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SPContext - object reference not set to an instance of an object

  Asked By: Asksuresh    Date: Jun 15    Category: Sharepoint    Views: 5823

When I try to use SPContext in my VS2008 code I get the "object reference not
set to an instance of an object" error. I have Microsoft. SharePoint referenced
as well. Is there something I need to do to reference SPContext objects?

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19 Answers Found

 
Answer #1    Answered By: Dameon Dejesus     Answered On: Jun 15

SPContext is only available when you are running code  in the context of an
HTTPRequest on a sharepoint  site. Are you by any chance trying to use it in
an Event handler, a workflow, or a console application? If so, then you
can't and need to get a reference  to the web or site you want in a different
fashion.

 
Answer #2    Answered By: Gladys Trevino     Answered On: Jun 15

Yes, inside an SPDÂ workflow that calls a custom action. The custom action calls
SPContext.Current.

You're saying I can't do that?

 
Answer #3    Answered By: Stacey Bryant     Answered On: Jun 15

Workflows, SPD or otherwise, don’t run in the context of an HTTP request.
They run in the backend process of the server. As such they have no SPContext
object available to them.



What are you using SPContext.Current to retrieve? The site collection, the web
or something else?

 
Answer #4    Answered By: Mckenzie Mcknight     Answered On: Jun 15

You don't need SPContext for that; it's already accessible to the workflow.
Via SPD, it's called "Current Item"; on the SPWorkflow class, I believe
you'll want the ParentItem property.

Ah, here it is:

msdn.microsoft.com/.../...oint.workflow.spworkflow\
_members.aspx

 
Answer #5    Answered By: Marion Head     Answered On: Jun 15

I've been looking in the SDK and searching all over on how to use the
SPWorkflow. The SDK isn't much help with this.

I'm thinking something like:

SPListItem myItem = SPWorkflow.ParentItem;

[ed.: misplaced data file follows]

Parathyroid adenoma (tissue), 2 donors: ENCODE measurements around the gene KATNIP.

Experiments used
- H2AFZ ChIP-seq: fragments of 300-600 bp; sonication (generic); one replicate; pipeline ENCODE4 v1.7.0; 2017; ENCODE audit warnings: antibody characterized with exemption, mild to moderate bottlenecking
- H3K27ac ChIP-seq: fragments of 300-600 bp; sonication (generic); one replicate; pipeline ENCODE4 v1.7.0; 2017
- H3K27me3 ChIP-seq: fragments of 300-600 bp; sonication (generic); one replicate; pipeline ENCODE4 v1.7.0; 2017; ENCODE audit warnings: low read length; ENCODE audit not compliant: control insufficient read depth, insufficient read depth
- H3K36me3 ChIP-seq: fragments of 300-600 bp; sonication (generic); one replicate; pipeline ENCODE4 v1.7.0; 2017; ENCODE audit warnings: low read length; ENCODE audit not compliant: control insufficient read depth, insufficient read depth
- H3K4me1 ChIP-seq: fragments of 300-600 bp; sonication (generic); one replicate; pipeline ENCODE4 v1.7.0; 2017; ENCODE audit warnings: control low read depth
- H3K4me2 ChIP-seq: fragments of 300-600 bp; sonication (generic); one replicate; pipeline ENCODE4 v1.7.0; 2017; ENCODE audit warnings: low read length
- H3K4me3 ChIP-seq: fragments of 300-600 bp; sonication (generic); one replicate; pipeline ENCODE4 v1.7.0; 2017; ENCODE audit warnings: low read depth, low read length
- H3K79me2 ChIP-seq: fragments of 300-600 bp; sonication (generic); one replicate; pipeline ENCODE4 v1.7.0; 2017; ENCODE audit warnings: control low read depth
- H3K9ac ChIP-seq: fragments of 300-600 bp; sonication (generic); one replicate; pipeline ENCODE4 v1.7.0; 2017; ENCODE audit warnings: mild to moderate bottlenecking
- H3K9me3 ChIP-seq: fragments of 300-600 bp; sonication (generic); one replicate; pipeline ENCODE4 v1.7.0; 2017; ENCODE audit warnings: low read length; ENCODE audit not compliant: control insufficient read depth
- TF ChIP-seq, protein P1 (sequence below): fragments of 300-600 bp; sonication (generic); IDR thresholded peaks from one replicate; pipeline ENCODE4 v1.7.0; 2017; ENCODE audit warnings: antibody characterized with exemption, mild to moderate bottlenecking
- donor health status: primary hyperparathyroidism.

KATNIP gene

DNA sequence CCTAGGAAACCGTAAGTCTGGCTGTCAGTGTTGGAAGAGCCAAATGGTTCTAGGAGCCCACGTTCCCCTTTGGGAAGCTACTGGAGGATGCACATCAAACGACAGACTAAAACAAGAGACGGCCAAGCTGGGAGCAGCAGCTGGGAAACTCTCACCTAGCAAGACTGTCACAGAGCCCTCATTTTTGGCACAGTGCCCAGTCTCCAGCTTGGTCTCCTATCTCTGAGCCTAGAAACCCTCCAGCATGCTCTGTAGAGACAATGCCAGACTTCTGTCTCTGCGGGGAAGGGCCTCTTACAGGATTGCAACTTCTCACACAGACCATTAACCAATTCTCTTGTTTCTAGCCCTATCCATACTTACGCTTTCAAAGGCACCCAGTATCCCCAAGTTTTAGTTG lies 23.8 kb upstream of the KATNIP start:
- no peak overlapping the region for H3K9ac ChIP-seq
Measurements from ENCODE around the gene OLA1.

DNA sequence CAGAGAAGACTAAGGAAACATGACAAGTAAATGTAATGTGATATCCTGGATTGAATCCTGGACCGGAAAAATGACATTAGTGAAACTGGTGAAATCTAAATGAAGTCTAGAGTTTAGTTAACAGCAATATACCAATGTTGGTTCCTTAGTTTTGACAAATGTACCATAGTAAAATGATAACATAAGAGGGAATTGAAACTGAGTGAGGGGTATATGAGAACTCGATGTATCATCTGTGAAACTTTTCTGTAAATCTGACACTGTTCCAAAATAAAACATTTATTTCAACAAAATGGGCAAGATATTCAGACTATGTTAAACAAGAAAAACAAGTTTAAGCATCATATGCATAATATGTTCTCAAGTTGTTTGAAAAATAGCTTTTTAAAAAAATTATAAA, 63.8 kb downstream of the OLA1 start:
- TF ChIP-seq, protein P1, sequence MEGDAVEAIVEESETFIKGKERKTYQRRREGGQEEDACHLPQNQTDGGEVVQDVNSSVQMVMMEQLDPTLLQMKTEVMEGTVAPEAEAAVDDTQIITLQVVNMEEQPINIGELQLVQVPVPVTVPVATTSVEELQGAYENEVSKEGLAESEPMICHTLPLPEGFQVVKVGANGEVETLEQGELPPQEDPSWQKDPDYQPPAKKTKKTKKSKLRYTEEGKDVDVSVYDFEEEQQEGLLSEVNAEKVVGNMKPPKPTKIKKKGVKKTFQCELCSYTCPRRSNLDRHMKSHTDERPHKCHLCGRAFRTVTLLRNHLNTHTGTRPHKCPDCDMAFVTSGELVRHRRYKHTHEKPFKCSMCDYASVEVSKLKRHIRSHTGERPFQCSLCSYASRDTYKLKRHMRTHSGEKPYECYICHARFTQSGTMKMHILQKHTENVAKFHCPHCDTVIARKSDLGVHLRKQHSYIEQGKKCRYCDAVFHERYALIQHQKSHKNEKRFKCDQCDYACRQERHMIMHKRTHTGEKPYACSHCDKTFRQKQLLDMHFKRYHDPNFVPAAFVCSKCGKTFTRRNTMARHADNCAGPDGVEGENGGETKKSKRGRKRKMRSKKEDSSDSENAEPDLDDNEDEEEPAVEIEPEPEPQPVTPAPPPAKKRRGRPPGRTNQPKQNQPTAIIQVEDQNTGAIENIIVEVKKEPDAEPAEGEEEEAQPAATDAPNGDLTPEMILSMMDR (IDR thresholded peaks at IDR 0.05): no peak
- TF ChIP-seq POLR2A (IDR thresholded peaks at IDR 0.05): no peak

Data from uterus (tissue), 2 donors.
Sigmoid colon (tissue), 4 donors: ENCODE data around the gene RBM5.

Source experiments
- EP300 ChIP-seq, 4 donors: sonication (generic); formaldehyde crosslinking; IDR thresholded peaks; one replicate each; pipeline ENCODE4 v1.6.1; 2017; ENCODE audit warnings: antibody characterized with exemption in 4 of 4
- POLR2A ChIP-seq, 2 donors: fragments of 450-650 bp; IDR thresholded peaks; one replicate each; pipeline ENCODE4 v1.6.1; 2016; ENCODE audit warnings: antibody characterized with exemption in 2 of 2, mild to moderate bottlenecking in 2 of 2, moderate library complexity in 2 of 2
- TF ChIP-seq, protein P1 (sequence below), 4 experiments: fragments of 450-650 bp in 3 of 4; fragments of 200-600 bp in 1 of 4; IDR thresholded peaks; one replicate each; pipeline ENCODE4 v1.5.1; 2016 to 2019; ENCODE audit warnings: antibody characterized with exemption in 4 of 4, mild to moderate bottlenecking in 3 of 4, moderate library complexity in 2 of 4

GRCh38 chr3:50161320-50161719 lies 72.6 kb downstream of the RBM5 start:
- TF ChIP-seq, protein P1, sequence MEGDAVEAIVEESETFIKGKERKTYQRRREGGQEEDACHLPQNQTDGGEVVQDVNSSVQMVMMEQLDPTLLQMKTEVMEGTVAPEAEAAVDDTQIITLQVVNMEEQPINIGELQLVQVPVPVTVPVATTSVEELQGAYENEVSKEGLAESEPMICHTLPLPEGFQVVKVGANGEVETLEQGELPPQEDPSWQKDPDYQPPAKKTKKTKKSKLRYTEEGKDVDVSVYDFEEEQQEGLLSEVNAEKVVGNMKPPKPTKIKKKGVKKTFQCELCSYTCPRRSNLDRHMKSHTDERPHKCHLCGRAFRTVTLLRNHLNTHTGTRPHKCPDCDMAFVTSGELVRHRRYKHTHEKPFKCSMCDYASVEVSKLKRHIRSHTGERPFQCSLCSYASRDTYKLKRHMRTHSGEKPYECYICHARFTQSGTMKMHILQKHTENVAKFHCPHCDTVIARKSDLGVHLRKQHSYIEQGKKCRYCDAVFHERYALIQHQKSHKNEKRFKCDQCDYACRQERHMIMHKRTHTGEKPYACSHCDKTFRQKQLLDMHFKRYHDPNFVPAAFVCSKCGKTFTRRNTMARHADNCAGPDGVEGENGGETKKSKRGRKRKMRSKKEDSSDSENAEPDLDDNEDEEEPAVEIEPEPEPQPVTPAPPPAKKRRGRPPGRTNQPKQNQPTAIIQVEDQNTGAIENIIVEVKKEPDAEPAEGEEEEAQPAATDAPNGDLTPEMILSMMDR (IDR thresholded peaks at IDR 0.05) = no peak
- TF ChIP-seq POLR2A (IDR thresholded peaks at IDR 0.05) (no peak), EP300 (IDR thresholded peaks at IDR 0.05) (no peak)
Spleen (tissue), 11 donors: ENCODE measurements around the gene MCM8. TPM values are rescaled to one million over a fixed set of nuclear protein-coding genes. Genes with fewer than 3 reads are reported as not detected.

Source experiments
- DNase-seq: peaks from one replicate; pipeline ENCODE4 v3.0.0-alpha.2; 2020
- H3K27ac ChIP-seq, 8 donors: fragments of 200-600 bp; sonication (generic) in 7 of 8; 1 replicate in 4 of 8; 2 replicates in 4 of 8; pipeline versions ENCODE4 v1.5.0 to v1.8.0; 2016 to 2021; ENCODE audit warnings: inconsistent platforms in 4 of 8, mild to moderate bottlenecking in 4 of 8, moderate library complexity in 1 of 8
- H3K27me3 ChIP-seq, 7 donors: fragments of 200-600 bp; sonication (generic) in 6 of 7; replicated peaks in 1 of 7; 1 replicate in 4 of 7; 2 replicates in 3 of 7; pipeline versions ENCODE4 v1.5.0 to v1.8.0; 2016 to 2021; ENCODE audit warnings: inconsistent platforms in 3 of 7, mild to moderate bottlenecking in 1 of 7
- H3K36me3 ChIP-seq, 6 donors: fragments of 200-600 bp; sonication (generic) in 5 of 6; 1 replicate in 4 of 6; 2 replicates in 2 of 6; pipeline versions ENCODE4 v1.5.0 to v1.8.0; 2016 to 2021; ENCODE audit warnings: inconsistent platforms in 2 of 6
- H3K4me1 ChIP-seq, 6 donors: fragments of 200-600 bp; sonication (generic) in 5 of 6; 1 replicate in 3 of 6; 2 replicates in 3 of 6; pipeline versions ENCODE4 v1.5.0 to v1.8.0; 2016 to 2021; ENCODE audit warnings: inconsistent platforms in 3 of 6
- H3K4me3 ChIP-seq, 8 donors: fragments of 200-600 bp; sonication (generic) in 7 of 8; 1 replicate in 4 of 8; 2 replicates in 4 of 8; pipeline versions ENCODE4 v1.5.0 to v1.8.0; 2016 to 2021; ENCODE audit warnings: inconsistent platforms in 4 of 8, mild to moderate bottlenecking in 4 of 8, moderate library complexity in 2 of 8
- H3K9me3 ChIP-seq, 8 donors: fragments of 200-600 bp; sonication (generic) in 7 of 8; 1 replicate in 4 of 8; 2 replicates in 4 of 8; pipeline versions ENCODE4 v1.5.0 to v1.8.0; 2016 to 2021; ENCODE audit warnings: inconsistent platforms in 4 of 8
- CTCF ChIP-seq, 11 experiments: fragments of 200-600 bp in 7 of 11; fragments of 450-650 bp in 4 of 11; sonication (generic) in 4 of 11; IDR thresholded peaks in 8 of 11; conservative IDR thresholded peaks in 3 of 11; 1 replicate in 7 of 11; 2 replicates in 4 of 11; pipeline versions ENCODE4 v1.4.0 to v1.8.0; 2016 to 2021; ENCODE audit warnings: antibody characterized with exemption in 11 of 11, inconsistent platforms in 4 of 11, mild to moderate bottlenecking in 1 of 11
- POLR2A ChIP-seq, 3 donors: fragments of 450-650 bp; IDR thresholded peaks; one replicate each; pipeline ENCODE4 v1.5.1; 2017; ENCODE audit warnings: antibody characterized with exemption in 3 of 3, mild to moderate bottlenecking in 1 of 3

But that's not working at all.

 
Answer #6    Answered By: Felipe Osborne     Answered On: Jun 15

Are you getting an object  back with the ParentItem property? Is it the
wrong item? Is it throwing an error?

What about the ItemId property? That's supposed to give you the ID field of
the current item.

 
Answer #7    Answered By: Wilbert Justice     Answered On: Jun 15

I'm not using ParentItem because I can't figure out the syntax. When I type
SPWorkflow, ParentItem is not available.

So I should be able to use either SPWorkflow.ParentItem or SPWorkflow.ItemID?

 
Answer #8    Answered By: Maricela Conway     Answered On: Jun 15

I think what you are looking for is this:

SPListItem myItem = new SPListItem(SPWorkflow.ItemGuid);



The ItemGuid property of the workflow is the GUID of the ListItem that started
this instance  of the workflow. Once you have the GUID you can use the new
constructor to get a copy of the actual listitem.

 
Answer #9    Answered By: Ty Wilkerson     Answered On: Jun 15

On a positive not I have been able to output some variables to the workflow
history log to get some sort of debugging going. Not ideal, but better than
nothing!

 
Answer #10    Answered By: Zachery Cross     Answered On: Jun 15

SPWorkflow.ItemGuid is apparently not available.

 
Answer #11    Answered By: Latanya Nieves     Answered On: Jun 15

Are you doing this with the current workflow instance, or trying to call the
properties on the general SPWorkflow class?

 
Answer #12    Answered By: Jimmie Morton     Answered On: Jun 15

The actual code  would be something more like this.ItemGuid where this
represents the current running workflow. It would need to be a static method to
be callable directly from the SPWorkflow class. That’s what SPContext
essentially is.

 
Answer #13    Answered By: Jimmy Abp     Answered On: Jun 15

Due to dealine constraints I have decided to do this all manually in SPD. But
I
did figure out how to access the .xoml file and copy the separate actions that I
must do on each field. So now all I have to do is create a step for each field I
need to check. In each step I do an If and Else condition. Then I can copy the 9
interim steps from one to the other! That will save a lot of time. I should blog
the solution because I didn't it anywhere out there. But then again I would need
a SP blog wouldn't I?

 
Answer #14    Answered By: Jabari Burks     Answered On: Jun 15

public SPWorkflowActivationProperties workflowProperties = new
SPWorkflowActivationProperties();

Guid guid = this.workflowProperties.Item.ID;

 
Answer #15    Answered By: Ismael Todd     Answered On: Jun 15

I have decided to do this all in
SPD. But I did figure out how to copy the actions in the .xoml file so that I
didn't have to repeat all those steps!

 
Answer #16    Answered By: Uriel Valencia     Answered On: Jun 15

SPContext.Current doesn't work????????????

 
Answer #17    Answered By: Jody Holloway     Answered On: Jun 15

No. Anytime I use it I get the object  not set  error. I am using it in VS2008 on
a server with MOSS2007.

 
Answer #18    Answered By: Lyndsey Gibbs     Answered On: Jun 15

what context are you running this?????????

 




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